Alzheimer's...What Is It?
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Alzheimer's disease is a brain disorder which gradually destroys the ability to reason, remember, imagine, and learn. It's different from the mild forgetfulness normally observed in older people. Over the course of the disease, people with Alzheimer's no longer recognize themselves or much about the world around them. Depression, anxiety, and paranoia often accompany these symptoms. Although there is no cure, new treatments help lessen Alzheimer's symptoms and slow its progression.
Alzheimer's is marked by abnormal clumps (called senile plaques) and irregular knots (called neurofibrillary tangles) of brain cells. For reasons not well understood, these plaques and tangles take over healthy brain tissue, devastating the areas of the brain associated with intellectual function.
Over four million people in the United States are living with Alzheimer's disease, which is the most common form of dementia. Experts predict that as baby boomers age, Alzheimer's may affect as many as 14 million people nationwide. Alzheimer's is widespread, affecting 10% or more of those over age 65 and nearly half of those over age 85. Slightly more women than men have Alzheimer's disease. Its increasing prevalence has led epidemiologists to call Alzheimer's "the disease of the century. "
While Alzheimer's disease usually affects those over age 65, a rare and aggressive form of Alzheimer's can happen in some people in their 40s and 50s. Alzheimer's disease progresses slowly, taking between three to 18 years to advance from the earliest symptoms to death; the average duration of the disease is eight years. Death results not from the disease itself but from some secondary illness such as pneumonia or urinary tract infection. Right now, treatment of Alzheimer's disease focuses on slowing its progression and coping with its symptoms.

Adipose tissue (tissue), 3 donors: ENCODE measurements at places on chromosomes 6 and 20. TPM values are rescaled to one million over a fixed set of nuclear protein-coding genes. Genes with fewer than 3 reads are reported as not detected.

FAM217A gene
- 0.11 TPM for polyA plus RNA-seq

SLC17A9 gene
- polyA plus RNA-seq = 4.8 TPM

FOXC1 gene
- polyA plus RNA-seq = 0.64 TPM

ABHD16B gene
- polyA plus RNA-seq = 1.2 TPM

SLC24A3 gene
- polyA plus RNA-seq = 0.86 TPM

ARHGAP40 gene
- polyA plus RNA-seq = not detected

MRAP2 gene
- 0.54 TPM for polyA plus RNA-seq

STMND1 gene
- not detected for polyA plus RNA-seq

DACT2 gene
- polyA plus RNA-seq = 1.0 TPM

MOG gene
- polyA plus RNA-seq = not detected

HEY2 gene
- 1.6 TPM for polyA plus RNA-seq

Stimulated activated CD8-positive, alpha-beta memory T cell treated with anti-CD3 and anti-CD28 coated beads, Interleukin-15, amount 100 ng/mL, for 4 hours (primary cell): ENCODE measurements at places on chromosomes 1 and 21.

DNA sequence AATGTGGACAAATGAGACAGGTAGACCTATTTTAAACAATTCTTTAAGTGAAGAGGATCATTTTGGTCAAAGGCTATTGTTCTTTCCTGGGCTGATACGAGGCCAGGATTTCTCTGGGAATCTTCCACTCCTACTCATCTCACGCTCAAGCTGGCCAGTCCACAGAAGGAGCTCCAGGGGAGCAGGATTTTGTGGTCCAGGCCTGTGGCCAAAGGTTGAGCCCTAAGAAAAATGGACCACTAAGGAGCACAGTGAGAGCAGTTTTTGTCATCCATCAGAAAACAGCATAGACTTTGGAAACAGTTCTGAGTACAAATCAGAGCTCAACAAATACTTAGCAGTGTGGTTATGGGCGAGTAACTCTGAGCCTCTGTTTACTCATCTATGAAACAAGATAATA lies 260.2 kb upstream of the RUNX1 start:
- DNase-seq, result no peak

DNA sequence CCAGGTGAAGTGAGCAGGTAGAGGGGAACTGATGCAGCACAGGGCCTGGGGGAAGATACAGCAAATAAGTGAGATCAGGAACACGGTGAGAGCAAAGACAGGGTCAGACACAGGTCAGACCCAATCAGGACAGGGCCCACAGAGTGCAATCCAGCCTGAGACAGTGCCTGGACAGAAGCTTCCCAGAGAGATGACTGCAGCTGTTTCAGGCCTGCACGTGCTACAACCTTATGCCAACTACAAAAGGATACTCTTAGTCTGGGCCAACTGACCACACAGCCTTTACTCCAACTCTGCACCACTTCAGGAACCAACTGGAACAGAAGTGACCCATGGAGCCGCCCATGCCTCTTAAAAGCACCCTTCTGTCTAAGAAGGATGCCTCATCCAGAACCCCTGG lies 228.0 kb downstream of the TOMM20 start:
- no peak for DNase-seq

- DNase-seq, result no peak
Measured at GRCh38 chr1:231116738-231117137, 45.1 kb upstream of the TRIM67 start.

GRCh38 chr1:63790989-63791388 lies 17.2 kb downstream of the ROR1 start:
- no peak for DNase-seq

In the early and middle stages of Alzheimer's disease, people with the illness may be painfully aware of their intellectual failings and what is yet to come. At this stage and throughout the course of the illness, it's vitally important to support their mental and emotional well-being with the help of their doctor, social worker, or psychological counselor. Show them love, affection and warmth as they make their journey.
Risk factors and prevention
The following factors increase risk of Alzheimer's disease:
There is no sure-fire way to prevent the onset of Alzheimer's disease. But some preventive treatments (such as estrogen for women) are promising.
Symptoms and diagnosis
At its onset, Alzheimer's disease is marked by simple forgetfulness, especially of recent events or directions to familiar places. People with Alzheimer's may have personality changes, such as poor impulse control and judgment, distrust, increased stubbornness, and restlessness.
The next stage of the disease is characterized by greater difficulty in doing things that require planning, decision-making, and judgment -- for example, working, balancing a checkbook, or driving a car. Everyday skills such as personal grooming aren't affected, but social withdrawal begins.
Eventually, people with Alzheimer's disease can't do simple tasks of daily living such as eating, bathing, and using the toilet. They may lack interest in personal hygiene and appearance, and lose their usual sexual inhibitions. They may have a hard time recognizing all but their closest daily companions. Communication of all kinds becomes difficult as written and spoken language ability dwindles. Withdrawal from family members begins and the person may become agitated, displaying belligerence and a denial of the illness.